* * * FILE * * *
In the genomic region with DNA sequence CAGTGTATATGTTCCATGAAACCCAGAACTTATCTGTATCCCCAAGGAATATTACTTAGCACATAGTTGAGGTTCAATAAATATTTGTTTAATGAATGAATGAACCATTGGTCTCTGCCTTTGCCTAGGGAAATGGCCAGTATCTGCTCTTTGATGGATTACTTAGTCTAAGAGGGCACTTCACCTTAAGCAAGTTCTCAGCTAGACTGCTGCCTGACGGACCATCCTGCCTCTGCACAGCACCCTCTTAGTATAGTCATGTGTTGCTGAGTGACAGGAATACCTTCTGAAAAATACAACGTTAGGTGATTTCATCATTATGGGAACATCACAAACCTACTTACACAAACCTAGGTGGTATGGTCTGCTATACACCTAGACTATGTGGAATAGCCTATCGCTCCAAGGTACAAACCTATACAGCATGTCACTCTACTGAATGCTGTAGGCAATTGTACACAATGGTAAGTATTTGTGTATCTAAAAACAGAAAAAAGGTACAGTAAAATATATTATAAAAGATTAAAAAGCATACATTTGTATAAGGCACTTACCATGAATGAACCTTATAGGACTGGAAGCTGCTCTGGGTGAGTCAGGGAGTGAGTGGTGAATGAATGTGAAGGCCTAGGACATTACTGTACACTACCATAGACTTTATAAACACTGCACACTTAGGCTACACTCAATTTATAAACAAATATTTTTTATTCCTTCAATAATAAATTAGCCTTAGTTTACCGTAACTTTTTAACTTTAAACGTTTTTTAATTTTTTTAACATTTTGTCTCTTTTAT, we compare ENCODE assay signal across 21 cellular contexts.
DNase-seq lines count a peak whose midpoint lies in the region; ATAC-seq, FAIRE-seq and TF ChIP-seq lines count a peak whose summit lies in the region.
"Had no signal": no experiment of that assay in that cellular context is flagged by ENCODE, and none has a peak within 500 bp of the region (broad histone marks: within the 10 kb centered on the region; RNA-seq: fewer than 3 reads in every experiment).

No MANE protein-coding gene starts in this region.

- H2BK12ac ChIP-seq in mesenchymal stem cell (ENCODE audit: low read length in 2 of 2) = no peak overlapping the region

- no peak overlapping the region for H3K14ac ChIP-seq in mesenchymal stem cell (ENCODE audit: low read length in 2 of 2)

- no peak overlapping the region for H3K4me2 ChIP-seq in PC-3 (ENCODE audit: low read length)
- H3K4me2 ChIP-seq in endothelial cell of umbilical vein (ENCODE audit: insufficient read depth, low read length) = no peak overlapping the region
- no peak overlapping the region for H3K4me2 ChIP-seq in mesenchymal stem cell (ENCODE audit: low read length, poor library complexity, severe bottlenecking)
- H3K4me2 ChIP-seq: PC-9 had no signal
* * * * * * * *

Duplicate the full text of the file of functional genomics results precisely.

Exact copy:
In the genomic region with DNA sequence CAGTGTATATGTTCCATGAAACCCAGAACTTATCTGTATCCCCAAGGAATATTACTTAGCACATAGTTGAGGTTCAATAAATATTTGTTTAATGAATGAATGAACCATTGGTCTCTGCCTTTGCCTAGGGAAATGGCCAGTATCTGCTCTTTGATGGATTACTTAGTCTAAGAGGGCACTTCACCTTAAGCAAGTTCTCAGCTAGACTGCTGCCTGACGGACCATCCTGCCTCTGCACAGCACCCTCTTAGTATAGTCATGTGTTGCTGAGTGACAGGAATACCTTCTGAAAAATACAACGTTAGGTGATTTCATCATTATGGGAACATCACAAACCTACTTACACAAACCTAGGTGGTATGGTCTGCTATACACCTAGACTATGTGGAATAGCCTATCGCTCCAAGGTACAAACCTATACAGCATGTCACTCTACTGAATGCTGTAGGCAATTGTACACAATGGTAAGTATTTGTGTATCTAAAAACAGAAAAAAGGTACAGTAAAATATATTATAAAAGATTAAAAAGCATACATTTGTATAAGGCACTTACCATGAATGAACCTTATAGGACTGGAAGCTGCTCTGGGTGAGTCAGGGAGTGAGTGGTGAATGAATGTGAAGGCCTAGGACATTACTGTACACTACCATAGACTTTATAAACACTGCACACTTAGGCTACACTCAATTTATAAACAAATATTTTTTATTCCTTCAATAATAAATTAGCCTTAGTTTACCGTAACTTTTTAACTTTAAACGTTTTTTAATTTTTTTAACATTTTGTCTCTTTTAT, we compare ENCODE assay signal across 21 cellular contexts.
DNase-seq lines count a peak whose midpoint lies in the region; ATAC-seq, FAIRE-seq and TF ChIP-seq lines count a peak whose summit lies in the region.
"Had no signal": no experiment of that assay in that cellular context is flagged by ENCODE, and none has a peak within 500 bp of the region (broad histone marks: within the 10 kb centered on the region; RNA-seq: fewer than 3 reads in every experiment).

No MANE protein-coding gene starts in this region.

- H2BK12ac ChIP-seq in mesenchymal stem cell (ENCODE audit: low read length in 2 of 2) = no peak overlapping the region

- no peak overlapping the region for H3K14ac ChIP-seq in mesenchymal stem cell (ENCODE audit: low read length in 2 of 2)

- no peak overlapping the region for H3K4me2 ChIP-seq in PC-3 (ENCODE audit: low read length)
- H3K4me2 ChIP-seq in endothelial cell of umbilical vein (ENCODE audit: insufficient read depth, low read length) = no peak overlapping the region
- no peak overlapping the region for H3K4me2 ChIP-seq in mesenchymal stem cell (ENCODE audit: low read length, poor library complexity, severe bottlenecking)
- H3K4me2 ChIP-seq: PC-9 had no signal